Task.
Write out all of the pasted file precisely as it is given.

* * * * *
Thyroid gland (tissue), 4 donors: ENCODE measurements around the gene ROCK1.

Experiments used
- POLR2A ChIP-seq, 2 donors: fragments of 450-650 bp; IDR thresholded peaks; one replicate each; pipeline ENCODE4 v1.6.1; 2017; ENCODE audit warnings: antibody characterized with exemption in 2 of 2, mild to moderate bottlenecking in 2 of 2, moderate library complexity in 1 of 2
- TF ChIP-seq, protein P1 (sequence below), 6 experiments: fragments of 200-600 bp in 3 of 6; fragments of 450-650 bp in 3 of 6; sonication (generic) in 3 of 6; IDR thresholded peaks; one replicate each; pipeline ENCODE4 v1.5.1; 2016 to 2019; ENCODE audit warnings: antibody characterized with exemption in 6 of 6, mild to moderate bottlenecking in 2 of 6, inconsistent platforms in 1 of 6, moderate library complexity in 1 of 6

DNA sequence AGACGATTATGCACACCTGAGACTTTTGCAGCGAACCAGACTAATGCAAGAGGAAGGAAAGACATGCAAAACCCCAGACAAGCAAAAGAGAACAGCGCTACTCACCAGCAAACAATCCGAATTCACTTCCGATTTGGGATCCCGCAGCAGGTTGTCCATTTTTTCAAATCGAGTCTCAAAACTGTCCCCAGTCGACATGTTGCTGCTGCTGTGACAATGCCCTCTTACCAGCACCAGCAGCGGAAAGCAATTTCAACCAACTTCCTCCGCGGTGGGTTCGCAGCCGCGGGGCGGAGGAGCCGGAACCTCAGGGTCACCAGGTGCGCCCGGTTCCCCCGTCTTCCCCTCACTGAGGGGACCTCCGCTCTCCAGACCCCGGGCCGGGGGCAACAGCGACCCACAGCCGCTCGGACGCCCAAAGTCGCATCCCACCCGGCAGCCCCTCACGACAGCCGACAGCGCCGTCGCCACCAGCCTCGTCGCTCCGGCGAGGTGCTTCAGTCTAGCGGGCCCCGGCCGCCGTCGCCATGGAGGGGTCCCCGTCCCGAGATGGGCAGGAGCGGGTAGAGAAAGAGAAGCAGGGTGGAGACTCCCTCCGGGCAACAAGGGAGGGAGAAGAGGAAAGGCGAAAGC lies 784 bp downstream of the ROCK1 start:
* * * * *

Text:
Thyroid gland (tissue), 4 donors: ENCODE measurements around the gene ROCK1.

Experiments used
- POLR2A ChIP-seq, 2 donors: fragments of 450-650 bp; IDR thresholded peaks; one replicate each; pipeline ENCODE4 v1.6.1; 2017; ENCODE audit warnings: antibody characterized with exemption in 2 of 2, mild to moderate bottlenecking in 2 of 2, moderate library complexity in 1 of 2
- TF ChIP-seq, protein P1 (sequence below), 6 experiments: fragments of 200-600 bp in 3 of 6; fragments of 450-650 bp in 3 of 6; sonication (generic) in 3 of 6; IDR thresholded peaks; one replicate each; pipeline ENCODE4 v1.5.1; 2016 to 2019; ENCODE audit warnings: antibody characterized with exemption in 6 of 6, mild to moderate bottlenecking in 2 of 6, inconsistent platforms in 1 of 6, moderate library complexity in 1 of 6

DNA sequence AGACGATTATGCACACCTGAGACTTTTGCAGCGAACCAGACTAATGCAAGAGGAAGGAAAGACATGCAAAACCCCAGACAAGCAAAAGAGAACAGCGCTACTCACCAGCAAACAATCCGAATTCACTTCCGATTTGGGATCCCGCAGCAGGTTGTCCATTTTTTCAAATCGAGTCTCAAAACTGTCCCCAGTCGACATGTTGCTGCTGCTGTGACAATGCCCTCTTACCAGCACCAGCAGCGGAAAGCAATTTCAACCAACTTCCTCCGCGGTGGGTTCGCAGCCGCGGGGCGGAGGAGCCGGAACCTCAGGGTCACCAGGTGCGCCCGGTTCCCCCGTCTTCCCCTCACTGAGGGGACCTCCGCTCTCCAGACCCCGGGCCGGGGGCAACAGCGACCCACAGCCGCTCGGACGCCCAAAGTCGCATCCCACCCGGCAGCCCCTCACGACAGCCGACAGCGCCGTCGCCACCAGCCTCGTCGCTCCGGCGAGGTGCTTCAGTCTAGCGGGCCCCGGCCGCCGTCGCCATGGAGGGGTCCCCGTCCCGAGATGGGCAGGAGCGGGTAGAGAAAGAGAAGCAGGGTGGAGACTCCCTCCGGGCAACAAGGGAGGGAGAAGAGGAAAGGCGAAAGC lies 784 bp downstream of the ROCK1 start: